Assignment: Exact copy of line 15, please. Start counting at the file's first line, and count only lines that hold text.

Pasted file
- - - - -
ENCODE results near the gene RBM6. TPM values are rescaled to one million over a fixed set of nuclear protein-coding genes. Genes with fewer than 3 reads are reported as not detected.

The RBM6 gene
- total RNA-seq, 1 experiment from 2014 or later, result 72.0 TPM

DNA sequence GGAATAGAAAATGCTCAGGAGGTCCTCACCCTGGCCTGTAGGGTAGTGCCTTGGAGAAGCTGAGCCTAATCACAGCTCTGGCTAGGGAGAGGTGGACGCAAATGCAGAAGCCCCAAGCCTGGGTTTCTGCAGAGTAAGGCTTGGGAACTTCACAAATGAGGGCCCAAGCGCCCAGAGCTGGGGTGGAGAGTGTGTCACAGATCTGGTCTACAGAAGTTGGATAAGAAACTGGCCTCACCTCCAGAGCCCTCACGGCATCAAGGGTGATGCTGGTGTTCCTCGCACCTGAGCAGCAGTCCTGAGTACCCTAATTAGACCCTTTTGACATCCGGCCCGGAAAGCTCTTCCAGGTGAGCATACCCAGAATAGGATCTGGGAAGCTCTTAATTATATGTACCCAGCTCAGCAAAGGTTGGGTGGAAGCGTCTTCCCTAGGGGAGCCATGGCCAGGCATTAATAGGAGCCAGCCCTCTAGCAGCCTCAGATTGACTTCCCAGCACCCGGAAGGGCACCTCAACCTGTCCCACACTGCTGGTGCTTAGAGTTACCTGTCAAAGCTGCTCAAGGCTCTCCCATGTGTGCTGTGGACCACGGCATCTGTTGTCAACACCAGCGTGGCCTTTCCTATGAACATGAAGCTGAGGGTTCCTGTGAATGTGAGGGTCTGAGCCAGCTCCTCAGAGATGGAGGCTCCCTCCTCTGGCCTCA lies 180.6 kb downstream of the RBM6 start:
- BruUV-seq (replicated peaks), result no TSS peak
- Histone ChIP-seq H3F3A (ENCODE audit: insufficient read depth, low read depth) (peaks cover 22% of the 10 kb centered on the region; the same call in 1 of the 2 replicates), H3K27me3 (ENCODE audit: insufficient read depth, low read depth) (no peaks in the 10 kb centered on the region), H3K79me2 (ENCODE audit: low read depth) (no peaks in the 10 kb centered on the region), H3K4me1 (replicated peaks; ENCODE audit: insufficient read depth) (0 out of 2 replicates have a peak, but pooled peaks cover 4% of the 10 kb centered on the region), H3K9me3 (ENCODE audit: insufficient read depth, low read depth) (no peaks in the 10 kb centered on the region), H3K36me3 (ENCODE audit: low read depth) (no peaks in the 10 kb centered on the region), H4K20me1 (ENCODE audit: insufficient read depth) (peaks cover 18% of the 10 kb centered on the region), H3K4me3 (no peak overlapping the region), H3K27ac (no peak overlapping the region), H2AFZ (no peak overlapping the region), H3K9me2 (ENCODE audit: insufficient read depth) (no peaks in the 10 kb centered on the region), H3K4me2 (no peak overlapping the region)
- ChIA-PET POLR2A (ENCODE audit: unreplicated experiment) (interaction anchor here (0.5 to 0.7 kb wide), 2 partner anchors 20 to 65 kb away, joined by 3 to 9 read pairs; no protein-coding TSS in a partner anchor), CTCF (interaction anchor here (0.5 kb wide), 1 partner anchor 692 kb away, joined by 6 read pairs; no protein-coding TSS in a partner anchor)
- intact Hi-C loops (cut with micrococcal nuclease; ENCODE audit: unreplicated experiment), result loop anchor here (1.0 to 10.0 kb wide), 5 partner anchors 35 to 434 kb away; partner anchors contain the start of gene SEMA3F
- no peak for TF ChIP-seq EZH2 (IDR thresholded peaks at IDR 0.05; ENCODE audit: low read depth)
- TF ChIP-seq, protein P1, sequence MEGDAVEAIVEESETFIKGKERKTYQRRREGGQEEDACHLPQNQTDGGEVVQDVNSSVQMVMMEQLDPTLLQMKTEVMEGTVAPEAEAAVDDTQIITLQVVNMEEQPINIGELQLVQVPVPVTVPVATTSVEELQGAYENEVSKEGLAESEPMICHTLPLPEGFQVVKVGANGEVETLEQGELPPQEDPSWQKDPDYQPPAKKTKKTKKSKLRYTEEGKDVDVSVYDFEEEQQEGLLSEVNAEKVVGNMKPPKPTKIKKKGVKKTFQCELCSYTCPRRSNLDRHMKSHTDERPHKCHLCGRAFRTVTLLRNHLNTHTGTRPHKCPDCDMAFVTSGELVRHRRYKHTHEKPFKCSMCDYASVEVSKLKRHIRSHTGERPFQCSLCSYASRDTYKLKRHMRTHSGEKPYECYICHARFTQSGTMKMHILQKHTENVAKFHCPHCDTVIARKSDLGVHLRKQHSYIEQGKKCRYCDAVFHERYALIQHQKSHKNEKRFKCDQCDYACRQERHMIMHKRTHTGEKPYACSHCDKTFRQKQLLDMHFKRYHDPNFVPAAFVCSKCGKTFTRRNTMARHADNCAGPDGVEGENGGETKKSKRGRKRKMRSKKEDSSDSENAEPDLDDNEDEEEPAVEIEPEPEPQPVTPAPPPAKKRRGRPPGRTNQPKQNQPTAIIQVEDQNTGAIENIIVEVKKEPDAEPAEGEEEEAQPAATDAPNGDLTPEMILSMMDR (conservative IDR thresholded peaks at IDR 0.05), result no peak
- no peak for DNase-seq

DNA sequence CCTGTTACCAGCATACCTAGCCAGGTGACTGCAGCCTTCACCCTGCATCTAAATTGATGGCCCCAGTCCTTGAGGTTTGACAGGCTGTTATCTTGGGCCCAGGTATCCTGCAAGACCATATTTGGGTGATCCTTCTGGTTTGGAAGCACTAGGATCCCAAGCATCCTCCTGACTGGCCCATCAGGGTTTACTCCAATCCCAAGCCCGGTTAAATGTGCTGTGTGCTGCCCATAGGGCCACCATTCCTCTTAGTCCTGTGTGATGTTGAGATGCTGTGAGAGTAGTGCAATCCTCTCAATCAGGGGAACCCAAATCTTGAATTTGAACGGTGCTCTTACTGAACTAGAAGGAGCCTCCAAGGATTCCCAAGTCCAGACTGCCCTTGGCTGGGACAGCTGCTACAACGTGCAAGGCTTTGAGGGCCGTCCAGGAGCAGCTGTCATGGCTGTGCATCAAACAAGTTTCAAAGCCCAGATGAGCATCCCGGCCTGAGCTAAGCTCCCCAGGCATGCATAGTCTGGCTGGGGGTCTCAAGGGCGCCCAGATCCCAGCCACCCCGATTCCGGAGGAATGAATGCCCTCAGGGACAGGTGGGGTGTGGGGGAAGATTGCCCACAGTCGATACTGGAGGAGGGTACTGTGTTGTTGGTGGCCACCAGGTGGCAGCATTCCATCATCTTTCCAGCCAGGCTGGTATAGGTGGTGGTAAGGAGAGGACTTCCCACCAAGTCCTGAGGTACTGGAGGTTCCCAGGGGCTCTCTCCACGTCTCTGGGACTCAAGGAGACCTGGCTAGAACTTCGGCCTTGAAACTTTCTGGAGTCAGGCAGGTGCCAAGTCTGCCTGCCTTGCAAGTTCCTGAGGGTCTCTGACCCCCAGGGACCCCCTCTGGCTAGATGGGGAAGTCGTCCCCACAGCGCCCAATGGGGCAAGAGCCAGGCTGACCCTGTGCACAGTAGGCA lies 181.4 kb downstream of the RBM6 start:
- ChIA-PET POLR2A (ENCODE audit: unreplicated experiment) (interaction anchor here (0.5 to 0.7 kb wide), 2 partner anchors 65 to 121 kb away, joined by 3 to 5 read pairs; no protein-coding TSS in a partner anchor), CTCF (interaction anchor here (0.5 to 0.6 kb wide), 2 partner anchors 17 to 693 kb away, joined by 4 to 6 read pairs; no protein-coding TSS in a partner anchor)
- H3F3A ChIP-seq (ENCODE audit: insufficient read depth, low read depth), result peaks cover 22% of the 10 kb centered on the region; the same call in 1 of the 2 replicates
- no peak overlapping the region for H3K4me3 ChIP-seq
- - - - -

- no peak overlapping the region for H3K4me3 ChIP-seq